Article by Dan Berry, Behavioural Insights Strategist, H+K Smarter, Hill+Knowlton Strategies
As communicators we have always known that people act in ways that are often surprising and seemingly irrational. People do not always switch to a better and cheaper product. Employees are sometimes resistant to change that would benefit both them and their company. Almost all of us do not save, exercise or eat as healthily as we know we should.
But it’s only in the last decade or so that behavioural science has begun to help us really understand why this is. To put it simply: our feelings and habits not only influence how we think, but are more important than our conscious and rational thoughts. What we then do, our behaviour, is likewise not usually driven by rational thought.
There’s a consensus in psychology and economics that this is true. It’s spurred the new discipline of behavioural economics and Nobel Prize winners. It’s led to the creation of teams of behavioural economists and similar specialists in the White House and the UK government – as well as at Facebook and all the big banks.
The PR industry needs to catch-up. We’ve moved on from the days where our primary expertise was a knowledge of how the media works. As more of our communications become direct to audience, we need to become expert in the science of how people actually think, behave and make decisions.
You may be thinking that the notion people are influenced by our feelings, emotions and habits isn’t controversial. You surely often draw on emotions in your own communication strategies. What’s new?
The answer is quite a lot. Whilst the human brain has hardly changed in thousands of years, our understanding of how it works has recently increased greatly.
For instance, people are hardwired to over respond to both positive and negative actions of others. We all feel obliged to give back to others the type of behaviour we have received from them. This is what you feel when someone gives you a Christmas card; you feel a strong urge to give a card in return. Communications professionals can do a lot more to harness and share this sense of reciprocity. This is just one behavioural insight.
These new insights are very important. Scientific research shows that rational communication approaches may be less effective than we might think and sometimes actively counter-productive.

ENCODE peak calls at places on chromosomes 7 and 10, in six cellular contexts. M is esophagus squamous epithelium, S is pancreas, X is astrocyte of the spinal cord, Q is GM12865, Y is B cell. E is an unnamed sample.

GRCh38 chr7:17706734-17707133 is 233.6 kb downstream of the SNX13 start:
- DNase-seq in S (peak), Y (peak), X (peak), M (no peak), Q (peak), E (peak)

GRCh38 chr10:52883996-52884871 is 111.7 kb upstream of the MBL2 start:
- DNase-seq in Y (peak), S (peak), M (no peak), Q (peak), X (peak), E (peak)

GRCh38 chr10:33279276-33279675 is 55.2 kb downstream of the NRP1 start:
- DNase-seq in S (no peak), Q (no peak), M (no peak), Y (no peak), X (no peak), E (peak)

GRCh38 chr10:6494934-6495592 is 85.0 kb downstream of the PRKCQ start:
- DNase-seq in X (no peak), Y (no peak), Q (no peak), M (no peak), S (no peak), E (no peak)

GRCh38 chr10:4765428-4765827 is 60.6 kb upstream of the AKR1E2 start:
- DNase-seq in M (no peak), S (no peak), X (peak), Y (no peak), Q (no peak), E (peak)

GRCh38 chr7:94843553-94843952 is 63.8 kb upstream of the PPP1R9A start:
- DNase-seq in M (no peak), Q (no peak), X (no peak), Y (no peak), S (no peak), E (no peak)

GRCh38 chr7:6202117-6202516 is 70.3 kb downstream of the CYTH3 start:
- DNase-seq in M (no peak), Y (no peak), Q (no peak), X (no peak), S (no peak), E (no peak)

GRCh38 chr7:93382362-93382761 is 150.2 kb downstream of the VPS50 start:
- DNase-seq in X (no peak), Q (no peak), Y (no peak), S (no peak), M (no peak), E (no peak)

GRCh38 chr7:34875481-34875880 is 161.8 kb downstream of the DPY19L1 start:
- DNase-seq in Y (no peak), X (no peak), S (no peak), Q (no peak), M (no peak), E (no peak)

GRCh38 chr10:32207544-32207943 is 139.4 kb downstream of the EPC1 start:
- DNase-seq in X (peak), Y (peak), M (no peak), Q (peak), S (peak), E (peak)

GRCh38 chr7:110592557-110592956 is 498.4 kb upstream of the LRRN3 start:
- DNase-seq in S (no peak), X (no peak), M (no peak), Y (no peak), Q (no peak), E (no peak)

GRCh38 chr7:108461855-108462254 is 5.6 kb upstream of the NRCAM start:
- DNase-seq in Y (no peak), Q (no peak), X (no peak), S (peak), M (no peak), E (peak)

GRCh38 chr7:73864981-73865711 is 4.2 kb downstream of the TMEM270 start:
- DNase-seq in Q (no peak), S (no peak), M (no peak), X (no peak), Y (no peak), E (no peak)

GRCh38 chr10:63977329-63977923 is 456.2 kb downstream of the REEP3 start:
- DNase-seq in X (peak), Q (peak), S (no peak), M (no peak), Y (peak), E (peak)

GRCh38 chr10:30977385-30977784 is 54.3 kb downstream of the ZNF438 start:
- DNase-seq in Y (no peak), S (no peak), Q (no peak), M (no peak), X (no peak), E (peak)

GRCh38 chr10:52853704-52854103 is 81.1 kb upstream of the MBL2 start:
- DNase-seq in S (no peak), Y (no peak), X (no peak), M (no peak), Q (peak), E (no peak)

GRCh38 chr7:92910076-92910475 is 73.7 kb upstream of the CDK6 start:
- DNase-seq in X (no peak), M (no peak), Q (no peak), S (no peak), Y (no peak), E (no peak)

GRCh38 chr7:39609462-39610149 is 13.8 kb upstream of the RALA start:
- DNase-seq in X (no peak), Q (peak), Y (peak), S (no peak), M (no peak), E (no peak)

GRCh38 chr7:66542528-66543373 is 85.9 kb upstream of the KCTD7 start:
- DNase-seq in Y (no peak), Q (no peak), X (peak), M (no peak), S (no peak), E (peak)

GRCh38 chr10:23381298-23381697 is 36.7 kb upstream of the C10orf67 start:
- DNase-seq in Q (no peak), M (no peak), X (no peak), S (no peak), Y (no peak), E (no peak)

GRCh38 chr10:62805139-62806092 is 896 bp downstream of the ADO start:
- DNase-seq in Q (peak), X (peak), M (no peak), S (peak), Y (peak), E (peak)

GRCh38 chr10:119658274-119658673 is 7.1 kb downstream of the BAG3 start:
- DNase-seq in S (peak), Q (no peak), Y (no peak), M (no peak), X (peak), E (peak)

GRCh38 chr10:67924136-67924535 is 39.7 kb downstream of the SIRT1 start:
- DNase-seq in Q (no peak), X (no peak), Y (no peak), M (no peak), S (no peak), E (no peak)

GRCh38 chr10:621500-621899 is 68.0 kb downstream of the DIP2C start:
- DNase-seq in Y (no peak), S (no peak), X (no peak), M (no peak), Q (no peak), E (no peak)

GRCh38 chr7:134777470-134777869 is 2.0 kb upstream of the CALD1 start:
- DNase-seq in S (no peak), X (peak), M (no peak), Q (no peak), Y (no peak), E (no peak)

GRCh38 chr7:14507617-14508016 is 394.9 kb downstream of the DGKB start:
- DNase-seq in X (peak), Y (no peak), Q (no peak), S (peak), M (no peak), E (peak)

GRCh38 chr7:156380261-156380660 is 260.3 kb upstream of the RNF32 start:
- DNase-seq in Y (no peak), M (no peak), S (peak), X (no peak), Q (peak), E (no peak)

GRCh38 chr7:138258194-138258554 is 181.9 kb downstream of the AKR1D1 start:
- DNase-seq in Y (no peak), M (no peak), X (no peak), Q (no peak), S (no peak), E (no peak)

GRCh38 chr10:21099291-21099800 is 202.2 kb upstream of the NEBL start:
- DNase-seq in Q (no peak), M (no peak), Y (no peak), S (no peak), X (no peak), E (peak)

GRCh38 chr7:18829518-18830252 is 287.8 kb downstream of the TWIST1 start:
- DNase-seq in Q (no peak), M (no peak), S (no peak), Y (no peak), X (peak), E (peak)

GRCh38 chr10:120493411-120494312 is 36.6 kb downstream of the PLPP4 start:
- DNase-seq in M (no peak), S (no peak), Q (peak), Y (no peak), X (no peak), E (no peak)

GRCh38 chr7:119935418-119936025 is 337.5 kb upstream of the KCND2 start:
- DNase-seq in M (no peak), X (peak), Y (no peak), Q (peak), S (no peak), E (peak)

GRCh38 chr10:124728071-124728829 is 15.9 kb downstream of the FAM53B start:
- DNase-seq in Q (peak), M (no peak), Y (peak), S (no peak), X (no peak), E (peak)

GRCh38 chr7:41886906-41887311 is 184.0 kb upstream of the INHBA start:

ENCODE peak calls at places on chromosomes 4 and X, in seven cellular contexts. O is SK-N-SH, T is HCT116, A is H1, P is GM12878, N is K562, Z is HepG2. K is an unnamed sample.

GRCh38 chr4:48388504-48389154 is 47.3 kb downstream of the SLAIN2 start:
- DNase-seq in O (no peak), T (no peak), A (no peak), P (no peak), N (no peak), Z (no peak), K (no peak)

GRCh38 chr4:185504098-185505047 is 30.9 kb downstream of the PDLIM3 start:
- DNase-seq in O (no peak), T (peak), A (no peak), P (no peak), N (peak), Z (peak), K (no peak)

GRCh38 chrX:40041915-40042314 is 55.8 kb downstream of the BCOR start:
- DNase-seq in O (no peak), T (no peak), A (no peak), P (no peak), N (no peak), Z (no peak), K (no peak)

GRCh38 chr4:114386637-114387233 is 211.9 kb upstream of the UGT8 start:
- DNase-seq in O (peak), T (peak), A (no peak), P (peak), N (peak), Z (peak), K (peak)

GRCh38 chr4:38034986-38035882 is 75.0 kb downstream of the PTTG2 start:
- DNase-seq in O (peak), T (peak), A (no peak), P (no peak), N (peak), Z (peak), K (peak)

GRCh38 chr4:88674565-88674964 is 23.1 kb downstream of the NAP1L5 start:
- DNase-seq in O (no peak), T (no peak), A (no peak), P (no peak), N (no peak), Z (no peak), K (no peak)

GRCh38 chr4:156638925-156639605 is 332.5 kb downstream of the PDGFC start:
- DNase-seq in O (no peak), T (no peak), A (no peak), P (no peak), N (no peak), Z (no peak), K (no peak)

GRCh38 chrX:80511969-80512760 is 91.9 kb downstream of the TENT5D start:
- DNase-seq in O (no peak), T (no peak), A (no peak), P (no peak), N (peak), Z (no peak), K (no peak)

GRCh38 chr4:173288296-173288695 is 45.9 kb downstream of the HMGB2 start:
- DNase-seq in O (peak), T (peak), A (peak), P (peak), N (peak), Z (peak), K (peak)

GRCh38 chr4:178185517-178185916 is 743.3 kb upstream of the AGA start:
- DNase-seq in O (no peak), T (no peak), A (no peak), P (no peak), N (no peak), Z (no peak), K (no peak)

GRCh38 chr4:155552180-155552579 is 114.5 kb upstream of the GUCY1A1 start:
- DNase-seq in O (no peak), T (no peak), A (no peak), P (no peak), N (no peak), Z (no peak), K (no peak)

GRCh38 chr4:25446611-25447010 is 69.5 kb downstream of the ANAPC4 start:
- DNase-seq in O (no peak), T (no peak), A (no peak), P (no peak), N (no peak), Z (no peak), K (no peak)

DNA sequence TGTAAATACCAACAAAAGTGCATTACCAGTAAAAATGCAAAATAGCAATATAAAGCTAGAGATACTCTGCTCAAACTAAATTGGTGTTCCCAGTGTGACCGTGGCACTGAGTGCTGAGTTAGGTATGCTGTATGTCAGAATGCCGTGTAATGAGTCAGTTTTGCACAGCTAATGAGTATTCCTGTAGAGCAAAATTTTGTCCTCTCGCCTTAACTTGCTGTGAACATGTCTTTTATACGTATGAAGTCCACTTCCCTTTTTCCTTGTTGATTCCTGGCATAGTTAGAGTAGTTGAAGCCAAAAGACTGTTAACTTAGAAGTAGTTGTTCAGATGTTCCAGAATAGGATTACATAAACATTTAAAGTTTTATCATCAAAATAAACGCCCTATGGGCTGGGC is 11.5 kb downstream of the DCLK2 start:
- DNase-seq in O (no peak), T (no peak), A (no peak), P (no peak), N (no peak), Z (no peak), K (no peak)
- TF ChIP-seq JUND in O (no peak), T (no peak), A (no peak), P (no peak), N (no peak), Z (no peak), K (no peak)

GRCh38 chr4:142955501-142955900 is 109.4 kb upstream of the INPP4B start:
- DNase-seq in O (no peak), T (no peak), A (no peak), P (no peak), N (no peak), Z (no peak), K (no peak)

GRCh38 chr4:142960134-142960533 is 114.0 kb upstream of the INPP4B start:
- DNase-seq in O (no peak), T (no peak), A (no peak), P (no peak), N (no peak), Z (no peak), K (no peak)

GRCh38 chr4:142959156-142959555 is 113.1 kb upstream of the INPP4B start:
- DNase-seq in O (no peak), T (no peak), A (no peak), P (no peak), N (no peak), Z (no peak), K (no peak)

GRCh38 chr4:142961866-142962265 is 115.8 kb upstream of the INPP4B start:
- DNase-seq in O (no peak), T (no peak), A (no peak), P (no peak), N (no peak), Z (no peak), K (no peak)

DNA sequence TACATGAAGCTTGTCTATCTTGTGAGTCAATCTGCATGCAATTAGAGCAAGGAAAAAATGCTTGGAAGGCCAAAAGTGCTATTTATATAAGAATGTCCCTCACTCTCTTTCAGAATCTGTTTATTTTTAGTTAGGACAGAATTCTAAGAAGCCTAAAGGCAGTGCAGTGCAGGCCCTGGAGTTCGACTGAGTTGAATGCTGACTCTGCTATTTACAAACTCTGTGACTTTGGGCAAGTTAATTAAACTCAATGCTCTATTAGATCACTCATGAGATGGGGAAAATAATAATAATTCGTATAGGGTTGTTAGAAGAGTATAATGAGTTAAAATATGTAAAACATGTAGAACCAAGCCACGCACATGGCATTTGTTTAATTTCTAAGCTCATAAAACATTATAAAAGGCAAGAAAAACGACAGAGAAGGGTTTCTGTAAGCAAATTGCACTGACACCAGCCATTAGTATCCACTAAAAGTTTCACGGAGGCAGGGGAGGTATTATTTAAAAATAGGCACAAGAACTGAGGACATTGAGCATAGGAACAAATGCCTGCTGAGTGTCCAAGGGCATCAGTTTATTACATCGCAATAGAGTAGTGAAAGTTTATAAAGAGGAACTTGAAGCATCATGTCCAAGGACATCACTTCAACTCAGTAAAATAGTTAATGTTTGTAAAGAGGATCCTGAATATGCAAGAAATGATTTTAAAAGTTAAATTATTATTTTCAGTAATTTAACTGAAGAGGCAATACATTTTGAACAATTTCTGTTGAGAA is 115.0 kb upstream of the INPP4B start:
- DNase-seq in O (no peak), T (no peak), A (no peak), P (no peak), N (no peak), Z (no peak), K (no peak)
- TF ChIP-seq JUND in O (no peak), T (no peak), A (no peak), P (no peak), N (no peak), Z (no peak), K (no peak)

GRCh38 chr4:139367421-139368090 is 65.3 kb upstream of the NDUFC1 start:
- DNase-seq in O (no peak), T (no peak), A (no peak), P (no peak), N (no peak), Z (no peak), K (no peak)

The good news is that we now have a better than ever understanding of precisely which emotions or other instinctive thought processes matter – and in what circumstances. The science helps us to analyse the drivers for human behaviour as well providing the tools to better influence them. People may behave irrationally, but they behave in predictably irrational ways.
There is also a big positive to the seemingly unhelpful implication that human decision-making and behaviour is much more complicated than we previously thought. This makes our jobs more difficult but also more valuable: it would be much easier to influence a bunch of rationally calculating robots.
But to truly seize this opportunity, we need to be brave. Applying behavioural science will often mean changing the way we develop insights and solve problems. It is not a term to be used to badge or package the ways we worked yesterday.
This means we need to challenge the models and approaches we typically use and question whether they reflect the new knowledge we now have. We need to ensure they are not just a reflection of our own habits.
If we do then the potential is significant. Adding the science of human behaviour to the art of communications makes campaign ideas better as well as more buyable.
Dan Berry from Hill and Knowlton Strategies’ in-house behavioural insights team, H+K Smarter, will give some more examples and tools at the Global ICCO PR Summit on 30 September 2016 – iccosummit.org